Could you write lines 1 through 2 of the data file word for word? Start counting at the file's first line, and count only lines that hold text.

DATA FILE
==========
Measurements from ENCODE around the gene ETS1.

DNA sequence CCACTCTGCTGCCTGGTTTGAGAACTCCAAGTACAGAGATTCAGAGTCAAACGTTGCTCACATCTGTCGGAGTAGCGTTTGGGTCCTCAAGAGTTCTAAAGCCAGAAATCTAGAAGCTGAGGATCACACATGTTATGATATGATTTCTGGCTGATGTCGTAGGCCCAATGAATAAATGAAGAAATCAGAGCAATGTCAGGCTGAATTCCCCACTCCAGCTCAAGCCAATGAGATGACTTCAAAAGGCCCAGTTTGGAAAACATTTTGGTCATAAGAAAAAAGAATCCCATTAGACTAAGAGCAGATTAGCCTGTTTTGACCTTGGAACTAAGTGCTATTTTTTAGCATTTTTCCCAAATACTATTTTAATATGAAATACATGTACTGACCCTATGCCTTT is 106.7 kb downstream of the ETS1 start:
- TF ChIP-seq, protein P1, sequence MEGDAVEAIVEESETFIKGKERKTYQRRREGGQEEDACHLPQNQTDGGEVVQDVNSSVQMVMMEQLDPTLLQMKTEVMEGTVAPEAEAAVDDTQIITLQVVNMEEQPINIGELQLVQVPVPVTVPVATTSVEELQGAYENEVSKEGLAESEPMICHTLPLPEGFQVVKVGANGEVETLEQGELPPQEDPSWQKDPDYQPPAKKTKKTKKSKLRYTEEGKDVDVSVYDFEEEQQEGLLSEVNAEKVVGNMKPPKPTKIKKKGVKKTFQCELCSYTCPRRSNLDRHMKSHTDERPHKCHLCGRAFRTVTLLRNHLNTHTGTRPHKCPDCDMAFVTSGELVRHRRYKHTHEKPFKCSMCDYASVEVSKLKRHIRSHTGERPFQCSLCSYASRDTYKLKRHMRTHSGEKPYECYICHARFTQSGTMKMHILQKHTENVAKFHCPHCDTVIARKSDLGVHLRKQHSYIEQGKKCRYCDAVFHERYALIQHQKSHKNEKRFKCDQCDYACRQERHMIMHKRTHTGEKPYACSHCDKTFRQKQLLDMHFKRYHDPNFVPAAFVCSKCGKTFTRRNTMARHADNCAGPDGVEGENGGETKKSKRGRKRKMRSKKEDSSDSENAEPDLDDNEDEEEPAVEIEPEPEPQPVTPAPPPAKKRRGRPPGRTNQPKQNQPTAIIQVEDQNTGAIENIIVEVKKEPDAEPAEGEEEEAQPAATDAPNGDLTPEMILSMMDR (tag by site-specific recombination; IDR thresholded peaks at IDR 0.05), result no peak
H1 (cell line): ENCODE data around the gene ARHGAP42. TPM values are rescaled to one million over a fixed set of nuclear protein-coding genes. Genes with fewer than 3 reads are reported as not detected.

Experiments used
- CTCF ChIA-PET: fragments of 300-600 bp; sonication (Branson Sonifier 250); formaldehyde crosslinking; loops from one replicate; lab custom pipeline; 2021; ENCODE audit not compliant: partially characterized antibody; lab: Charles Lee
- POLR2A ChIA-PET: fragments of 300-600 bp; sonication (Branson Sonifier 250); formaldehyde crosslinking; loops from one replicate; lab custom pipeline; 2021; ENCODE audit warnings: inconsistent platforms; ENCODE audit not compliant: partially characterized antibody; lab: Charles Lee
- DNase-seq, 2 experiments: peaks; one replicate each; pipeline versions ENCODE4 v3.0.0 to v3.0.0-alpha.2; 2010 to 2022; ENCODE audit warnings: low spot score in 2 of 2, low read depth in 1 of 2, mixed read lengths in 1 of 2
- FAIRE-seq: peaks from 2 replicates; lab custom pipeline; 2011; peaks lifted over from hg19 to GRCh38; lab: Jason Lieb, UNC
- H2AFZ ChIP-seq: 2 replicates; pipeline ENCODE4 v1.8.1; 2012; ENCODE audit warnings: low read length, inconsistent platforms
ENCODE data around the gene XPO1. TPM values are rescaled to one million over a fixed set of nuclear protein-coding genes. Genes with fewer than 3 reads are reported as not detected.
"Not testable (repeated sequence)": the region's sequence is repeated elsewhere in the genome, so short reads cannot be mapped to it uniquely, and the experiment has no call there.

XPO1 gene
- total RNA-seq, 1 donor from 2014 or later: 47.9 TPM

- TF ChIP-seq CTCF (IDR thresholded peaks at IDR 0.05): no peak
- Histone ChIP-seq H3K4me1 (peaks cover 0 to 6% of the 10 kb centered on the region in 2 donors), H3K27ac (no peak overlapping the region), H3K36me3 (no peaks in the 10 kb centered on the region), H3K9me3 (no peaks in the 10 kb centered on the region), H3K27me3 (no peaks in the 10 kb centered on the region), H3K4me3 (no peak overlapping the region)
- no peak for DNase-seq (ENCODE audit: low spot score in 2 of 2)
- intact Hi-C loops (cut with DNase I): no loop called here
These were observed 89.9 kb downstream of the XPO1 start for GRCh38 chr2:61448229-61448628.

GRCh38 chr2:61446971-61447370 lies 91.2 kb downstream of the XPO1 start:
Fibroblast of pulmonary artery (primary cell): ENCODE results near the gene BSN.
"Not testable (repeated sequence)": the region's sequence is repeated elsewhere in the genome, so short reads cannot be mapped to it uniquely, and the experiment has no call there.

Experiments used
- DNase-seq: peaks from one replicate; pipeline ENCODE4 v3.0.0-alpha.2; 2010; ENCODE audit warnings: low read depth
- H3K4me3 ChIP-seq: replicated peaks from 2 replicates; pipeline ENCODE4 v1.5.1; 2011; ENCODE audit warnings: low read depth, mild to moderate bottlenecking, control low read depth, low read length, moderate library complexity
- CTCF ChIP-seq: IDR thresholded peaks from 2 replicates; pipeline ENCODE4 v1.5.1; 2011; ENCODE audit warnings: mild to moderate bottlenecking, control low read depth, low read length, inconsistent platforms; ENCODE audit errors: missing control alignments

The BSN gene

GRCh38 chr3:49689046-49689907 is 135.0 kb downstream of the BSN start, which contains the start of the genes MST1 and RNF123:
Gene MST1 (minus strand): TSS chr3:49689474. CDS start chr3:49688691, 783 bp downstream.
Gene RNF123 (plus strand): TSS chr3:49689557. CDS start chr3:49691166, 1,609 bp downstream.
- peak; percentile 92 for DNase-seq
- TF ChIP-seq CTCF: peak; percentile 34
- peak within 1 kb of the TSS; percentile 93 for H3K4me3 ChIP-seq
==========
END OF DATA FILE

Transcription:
Measurements from ENCODE around the gene ETS1.

DNA sequence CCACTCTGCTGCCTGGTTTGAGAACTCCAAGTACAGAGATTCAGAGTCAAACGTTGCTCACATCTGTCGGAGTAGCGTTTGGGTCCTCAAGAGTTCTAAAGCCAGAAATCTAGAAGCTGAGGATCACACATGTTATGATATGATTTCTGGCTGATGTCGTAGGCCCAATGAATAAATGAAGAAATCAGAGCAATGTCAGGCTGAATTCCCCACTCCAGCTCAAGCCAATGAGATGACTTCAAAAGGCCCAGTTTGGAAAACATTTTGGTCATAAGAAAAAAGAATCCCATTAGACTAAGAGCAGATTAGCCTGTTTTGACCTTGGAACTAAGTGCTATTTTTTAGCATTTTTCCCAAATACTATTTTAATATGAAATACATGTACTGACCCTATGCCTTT is 106.7 kb downstream of the ETS1 start: